How much can a Georgia notary charge for performing notarial acts?
    Georgia notary fees are set by state law (§45-17-11). The maximum allowable fees that a Georgia notary public may charge for notarial acts are listed below:
  • Acknowledgments - $2.00
  • Oaths or affirmations - $2.00
  • Jurats - $2.00
  • Copy certifications - $2.00
  •  

    Note: It is illegal for any notary public to charge a greater sum than $4 for each notarial service performed. Georgia notary law requires a notary public to inform the person requesting any notarial act of the fees permitted by law for each act prior to performing the notarial act.

     
    What notarial acts can a Georgia notary public perform?
    A Georgia notary public is authorized to perform these notarial acts:
  • Take acknowledgments
  • Administer oaths and affirmations
  • Witness or attest signatures
  • Witness affidavits upon oath or affirmation
  • Take verifications upon oath or affirmation
  • Certify copies of non-recordable documents
  • Perform such other acts as they are authorized to perform by other laws of this state
  • Can I perform electronic notarizations in Georgia?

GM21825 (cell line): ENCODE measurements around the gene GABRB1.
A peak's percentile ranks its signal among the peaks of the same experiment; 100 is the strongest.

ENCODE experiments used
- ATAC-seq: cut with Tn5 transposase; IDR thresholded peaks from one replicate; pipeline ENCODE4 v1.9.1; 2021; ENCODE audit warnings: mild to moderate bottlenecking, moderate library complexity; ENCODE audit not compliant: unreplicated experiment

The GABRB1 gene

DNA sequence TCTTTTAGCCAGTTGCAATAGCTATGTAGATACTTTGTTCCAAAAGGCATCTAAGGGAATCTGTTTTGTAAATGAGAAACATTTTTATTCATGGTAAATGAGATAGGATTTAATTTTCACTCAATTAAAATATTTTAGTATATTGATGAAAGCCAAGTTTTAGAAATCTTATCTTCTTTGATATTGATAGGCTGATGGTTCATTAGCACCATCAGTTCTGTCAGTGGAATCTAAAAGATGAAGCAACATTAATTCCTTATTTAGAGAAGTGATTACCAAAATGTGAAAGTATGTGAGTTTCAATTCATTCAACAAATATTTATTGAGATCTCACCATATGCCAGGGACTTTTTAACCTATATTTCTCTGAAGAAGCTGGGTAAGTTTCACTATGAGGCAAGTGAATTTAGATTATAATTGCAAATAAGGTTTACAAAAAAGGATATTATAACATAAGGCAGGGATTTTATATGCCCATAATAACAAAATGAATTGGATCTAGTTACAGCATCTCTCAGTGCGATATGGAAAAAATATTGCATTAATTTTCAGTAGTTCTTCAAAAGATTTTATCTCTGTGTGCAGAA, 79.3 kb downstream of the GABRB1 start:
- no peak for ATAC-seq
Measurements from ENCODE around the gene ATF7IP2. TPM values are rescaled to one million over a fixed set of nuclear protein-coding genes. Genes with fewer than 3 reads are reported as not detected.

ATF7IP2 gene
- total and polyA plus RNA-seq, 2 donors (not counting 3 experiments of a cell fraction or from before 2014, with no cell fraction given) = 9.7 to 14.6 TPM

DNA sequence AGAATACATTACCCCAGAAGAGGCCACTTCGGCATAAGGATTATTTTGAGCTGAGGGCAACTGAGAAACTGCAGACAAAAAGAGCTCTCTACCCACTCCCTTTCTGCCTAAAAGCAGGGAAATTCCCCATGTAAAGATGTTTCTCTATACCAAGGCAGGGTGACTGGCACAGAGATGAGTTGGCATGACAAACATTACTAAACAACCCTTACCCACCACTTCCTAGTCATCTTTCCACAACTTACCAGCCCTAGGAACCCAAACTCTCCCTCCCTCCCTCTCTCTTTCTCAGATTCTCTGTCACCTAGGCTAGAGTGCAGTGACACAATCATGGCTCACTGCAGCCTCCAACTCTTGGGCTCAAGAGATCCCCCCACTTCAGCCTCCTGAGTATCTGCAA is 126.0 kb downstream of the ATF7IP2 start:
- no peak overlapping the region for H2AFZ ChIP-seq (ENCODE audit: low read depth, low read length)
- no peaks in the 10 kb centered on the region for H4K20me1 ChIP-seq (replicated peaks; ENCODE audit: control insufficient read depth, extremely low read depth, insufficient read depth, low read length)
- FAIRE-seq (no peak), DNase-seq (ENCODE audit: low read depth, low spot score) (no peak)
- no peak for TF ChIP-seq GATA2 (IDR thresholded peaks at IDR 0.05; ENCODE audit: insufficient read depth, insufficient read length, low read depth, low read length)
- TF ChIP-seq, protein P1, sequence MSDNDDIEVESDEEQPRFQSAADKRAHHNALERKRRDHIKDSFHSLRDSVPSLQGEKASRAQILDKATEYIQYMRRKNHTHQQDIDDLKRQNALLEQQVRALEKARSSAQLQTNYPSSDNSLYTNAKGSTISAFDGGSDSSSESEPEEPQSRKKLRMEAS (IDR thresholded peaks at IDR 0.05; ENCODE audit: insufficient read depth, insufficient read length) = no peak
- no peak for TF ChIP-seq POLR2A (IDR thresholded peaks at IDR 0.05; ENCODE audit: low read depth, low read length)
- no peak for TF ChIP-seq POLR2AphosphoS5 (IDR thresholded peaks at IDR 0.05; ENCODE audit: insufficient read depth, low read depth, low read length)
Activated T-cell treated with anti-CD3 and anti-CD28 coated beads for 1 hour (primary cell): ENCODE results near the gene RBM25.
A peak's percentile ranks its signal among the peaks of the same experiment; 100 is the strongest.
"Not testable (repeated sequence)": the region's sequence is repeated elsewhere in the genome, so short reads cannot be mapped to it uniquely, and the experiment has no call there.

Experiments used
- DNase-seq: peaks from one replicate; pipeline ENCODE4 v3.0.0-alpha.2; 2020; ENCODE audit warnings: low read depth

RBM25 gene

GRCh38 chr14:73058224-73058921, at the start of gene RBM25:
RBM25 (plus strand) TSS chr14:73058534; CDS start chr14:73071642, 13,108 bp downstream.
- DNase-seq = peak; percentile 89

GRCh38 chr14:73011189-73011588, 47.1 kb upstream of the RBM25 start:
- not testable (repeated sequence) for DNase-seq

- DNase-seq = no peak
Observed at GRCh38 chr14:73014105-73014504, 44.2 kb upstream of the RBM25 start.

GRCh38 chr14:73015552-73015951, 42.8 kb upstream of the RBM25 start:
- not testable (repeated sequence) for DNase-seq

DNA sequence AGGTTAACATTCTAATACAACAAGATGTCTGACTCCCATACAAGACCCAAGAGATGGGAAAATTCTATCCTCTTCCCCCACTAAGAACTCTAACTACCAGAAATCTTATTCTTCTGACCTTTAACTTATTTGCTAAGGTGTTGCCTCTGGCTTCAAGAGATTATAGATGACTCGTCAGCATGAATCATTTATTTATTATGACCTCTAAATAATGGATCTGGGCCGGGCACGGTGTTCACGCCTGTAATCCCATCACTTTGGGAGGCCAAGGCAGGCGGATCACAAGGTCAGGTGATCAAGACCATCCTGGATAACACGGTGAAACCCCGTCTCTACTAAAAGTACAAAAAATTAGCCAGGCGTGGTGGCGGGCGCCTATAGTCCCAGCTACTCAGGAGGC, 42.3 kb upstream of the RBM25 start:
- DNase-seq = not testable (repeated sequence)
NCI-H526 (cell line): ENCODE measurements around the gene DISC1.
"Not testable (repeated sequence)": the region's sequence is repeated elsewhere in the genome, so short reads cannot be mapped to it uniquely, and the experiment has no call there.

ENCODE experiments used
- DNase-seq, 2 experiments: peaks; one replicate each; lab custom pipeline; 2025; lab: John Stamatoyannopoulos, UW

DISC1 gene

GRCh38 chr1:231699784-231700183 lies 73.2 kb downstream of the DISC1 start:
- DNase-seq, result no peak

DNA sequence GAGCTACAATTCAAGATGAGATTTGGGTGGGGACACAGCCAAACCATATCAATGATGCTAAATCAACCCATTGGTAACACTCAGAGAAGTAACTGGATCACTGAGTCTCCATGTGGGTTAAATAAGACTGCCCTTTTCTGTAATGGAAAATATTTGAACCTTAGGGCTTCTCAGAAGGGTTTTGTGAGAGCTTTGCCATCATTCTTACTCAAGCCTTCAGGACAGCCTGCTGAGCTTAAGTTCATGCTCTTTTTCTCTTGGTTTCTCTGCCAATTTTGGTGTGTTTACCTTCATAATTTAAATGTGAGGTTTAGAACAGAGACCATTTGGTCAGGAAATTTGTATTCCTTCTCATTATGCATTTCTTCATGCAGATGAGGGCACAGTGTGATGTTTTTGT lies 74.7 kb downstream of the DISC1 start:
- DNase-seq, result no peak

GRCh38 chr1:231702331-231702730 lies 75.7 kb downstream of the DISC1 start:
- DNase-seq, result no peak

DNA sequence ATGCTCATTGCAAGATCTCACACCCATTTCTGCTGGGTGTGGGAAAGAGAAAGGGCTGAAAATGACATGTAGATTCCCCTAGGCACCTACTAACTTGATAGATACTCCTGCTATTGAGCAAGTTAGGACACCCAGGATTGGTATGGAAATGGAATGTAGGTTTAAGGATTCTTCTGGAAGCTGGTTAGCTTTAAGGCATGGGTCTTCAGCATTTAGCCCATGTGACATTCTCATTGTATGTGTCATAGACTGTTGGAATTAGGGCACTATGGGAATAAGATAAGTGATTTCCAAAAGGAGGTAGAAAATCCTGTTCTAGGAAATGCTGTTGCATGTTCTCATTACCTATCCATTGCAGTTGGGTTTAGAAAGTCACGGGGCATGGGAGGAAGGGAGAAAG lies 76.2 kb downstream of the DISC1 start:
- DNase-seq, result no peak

Yes. The state of Georgia has not yet adopted statutes or regulations that establish rules, guidelines, standards, and procedures for electronic notarization. Nevertheless, Georgia has adopted the Uniform Electronic Transactions Act, including the provision on notarization and acknowledgment (OCGA 10-12-1 through 10-12-20), which authorizes electronic signatures used by Georgia notaries. Section 10-12-11 states, “If a law requires a signature or record to be notarized, acknowledged, verified or made under oath, such requirement shall be satisfied if the electronic signature of the person authorized to perform those acts, together with all other information required to be included by other applicable law, is attached to or logically associated with the signature or record.” Moreover, Georgia adopted the Uniform Real Property Electronic Recording Act (OCGA 44-2-35 through 44-2-39.2), which authorizes electronic signatures used by Georgia notaries. Most importantly, Georgia state law requires that a document signer personally appear before a notary public and be physically close enough to see, hear, communicate, and give identification credentials without the use of electronic devices such as telephones, computers, video cameras, or video conferences during the entire performance of the notarial act. Therefore, Georgia notaries public are prohibited from performing online webcam notarizations.